Welcome, Prospective Bulldogs!
Thank-you for considering UMD.
Two important facts about Disability Resources:
Disability Resources is not special education.
Using accommodations will not go on your academic record.
At UMD, individuals with disabilities are part of diversity and "normal". Accommodations may change the way you do something (like extra time on your exam), but will not give you any less work, "extra help" or an "unfair advantage". Accommodations provide access - like wearing eyeglasses. Using accommodations will never go on your UMD record.
The laws we follow - ADA and Sec 504 - are civil rights laws. this means you have a right to the accommodations that you need for access to the University. Read more.
All students, including those with disabilities, must meet UMD's admission standards.
If you have disability-related circumstances you would like us to consider, submit a letter with your application explaining your situation. Your application will be reviewed by both Disability Resources and Admisssions staffs.
It's easy to get academic accommodations at UMD.
- Meet with your disability specialist,
- Discuss the accommodations you've used in the past and what you think you will need at UMD
- Commonly used accommodations
- extra time and a quiet place to take exams or
- audio textbooks or
- copies of lecture notes or learning the
- awesome technology to make reading and writing tasks easier.
- Fill out the appropriate forms
- Visit you professors to get your forms signed.
All disability information, is confidential. No disability information about you leaves our office without your consent.
Students must submit disability documentation and a completed Housing Accommodation request form. Decisions about housing accommodations are made jointly by the offices of Disability Resources and Housing and Residence Life.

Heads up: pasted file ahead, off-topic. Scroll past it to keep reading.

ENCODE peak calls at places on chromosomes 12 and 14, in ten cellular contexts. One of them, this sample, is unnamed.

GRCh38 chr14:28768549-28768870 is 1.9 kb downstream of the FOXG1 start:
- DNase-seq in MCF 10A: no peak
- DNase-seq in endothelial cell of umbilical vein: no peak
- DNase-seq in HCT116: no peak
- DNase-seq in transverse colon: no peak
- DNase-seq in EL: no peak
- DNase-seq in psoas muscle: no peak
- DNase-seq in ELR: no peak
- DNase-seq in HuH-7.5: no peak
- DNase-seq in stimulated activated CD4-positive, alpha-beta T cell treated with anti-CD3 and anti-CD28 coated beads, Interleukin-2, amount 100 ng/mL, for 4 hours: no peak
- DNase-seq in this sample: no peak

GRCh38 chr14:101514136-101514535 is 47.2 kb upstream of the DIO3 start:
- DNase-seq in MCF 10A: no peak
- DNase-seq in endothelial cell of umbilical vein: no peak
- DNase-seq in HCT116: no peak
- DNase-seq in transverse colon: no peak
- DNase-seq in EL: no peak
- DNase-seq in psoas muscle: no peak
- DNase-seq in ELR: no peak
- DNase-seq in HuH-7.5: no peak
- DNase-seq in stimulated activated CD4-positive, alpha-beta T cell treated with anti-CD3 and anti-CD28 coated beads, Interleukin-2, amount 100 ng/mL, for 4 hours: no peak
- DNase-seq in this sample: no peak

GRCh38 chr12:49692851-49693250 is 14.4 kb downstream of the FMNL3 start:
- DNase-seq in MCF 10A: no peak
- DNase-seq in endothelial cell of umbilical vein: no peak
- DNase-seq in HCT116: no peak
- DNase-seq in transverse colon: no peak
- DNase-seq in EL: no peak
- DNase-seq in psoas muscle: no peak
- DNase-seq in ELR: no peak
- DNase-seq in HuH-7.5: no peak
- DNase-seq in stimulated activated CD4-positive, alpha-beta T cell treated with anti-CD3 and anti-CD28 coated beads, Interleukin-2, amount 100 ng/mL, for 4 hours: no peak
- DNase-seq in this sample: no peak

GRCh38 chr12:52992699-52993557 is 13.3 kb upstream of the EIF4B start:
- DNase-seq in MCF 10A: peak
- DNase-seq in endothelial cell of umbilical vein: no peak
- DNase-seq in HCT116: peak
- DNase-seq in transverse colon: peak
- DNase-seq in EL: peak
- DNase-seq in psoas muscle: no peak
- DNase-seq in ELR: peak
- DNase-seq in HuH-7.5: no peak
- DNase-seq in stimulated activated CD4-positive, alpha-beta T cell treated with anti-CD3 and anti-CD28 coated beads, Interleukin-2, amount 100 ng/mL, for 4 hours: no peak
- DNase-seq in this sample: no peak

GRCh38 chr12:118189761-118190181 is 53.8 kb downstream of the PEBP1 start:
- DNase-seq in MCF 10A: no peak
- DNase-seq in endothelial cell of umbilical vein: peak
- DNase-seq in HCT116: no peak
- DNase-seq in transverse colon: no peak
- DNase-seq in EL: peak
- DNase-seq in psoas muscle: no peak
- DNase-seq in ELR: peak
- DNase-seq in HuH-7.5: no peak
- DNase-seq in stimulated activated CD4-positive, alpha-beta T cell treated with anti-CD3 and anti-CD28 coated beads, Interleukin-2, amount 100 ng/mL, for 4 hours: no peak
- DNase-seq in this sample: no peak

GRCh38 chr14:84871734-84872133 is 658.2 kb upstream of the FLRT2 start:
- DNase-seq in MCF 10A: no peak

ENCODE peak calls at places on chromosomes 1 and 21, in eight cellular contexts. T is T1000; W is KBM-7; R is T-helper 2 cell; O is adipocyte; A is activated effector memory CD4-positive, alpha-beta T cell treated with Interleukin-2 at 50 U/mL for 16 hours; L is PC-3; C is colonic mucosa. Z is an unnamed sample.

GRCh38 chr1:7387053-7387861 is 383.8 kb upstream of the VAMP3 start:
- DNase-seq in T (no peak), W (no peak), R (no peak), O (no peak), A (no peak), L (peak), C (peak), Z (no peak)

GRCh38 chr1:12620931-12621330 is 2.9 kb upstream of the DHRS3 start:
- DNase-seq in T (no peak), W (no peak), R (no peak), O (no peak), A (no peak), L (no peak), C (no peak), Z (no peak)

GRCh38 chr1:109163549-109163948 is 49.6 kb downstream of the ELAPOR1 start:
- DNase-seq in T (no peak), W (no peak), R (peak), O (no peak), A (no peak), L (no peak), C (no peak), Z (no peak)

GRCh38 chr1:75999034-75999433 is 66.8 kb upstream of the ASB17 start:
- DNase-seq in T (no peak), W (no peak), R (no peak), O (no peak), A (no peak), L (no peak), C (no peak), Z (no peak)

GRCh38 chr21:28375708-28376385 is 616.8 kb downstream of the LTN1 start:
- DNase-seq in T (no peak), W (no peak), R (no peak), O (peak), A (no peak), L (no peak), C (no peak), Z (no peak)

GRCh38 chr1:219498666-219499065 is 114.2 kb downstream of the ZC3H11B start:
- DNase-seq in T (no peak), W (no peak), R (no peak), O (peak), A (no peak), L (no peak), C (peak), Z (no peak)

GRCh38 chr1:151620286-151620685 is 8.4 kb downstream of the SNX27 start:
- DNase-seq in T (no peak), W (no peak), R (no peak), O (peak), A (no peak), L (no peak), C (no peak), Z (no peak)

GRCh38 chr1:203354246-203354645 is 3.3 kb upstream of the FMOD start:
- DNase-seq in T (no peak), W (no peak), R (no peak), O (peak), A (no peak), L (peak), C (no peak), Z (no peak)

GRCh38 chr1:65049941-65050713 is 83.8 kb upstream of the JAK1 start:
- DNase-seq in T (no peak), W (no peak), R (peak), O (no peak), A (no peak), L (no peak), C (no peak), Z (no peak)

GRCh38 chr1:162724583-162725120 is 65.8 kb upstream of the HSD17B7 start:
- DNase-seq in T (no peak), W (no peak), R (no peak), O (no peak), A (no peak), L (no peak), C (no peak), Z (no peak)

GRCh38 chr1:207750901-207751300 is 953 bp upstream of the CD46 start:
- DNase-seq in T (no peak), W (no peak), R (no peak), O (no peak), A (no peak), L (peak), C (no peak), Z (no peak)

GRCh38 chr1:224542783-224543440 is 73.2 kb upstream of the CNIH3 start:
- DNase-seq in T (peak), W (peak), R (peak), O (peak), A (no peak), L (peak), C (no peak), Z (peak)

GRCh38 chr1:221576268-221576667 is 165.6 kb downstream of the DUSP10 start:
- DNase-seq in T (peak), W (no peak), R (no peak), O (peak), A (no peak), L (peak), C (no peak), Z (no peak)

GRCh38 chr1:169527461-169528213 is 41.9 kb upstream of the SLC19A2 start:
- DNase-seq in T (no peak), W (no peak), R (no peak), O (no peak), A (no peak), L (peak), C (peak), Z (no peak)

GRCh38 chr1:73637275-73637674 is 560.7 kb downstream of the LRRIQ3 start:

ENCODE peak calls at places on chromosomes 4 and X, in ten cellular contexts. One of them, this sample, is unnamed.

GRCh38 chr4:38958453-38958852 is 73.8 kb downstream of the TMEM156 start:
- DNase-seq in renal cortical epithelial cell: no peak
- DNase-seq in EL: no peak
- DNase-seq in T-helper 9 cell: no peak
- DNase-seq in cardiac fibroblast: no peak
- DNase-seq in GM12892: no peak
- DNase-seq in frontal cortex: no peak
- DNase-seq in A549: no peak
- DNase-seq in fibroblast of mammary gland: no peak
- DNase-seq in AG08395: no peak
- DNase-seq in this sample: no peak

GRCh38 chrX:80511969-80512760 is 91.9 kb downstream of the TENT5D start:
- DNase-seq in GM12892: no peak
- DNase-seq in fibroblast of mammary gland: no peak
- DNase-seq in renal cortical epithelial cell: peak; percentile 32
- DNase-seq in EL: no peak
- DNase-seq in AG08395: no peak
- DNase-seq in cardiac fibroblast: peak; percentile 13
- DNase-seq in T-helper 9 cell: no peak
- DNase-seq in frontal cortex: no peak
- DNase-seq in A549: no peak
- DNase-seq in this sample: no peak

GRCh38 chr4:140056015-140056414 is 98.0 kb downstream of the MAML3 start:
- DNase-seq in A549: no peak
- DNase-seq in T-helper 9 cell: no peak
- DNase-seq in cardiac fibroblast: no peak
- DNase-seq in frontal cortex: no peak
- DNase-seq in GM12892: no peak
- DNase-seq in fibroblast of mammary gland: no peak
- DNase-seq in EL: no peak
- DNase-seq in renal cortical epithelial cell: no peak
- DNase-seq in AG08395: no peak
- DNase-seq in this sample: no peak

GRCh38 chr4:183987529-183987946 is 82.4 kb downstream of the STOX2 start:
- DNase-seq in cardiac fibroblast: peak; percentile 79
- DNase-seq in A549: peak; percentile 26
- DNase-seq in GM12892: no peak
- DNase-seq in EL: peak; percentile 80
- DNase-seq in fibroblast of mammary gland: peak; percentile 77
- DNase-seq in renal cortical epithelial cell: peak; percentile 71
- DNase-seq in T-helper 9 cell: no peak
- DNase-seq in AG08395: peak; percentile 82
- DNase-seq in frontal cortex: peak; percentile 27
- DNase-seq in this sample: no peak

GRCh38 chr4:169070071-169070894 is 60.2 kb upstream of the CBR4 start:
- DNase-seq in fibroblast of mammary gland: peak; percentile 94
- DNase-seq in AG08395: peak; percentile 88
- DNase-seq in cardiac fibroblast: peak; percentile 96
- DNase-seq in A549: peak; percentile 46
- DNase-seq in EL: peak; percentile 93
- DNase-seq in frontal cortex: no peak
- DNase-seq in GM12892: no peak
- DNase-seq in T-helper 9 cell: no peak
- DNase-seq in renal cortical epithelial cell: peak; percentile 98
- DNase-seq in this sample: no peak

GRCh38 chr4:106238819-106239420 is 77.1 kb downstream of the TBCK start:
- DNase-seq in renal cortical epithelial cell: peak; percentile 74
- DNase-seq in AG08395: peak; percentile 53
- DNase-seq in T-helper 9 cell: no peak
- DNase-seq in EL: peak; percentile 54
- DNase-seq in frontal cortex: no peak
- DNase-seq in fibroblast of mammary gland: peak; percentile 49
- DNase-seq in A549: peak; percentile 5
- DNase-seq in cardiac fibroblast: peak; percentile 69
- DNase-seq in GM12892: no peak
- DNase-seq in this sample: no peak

Qualifying students with disabilities may apply to the Marcia Bevard-Kulick and Harry Oden scholarships. Applications for these are accepted in spring semesters.
University of Minnesota Duluth offers a number of academic scholarships for incoming freshmen with outstanding academic achievement.
Some High School-College Differences
|Primary Disability Legislation
||Idividuals with Disabilities Education Act (IDEA) and Section 504 of the Rehabilitation Act of 1973
||Section 504 of the Rehabilitation Act of 1973 and Americans with Disabilities Act (ADA) of 1990 and 2008
||School conducts assessment and provides documentation of disability
||Student must provide current documentation of disability by a qualified professional
|School initiates services and sets up meetings
||Student initiates requests for meetings with DR staff and accommodations
||School determine goals and monitors progress of student
||Student sets own goals and monitors progress
||May be modified or reduced
||Will not be modified
||May consist of 1-2 hours per day, much of it done in class
||Student should expect to spend an additional 2-3 hours of study for each hour spent in class
||Minimal outside reading
||Reading-intensive environment; reading requires analytical skills and retention of information
||Determined by broad educational and legal mandates
||Determined by current impact of disability, student request, and essential requirements of the course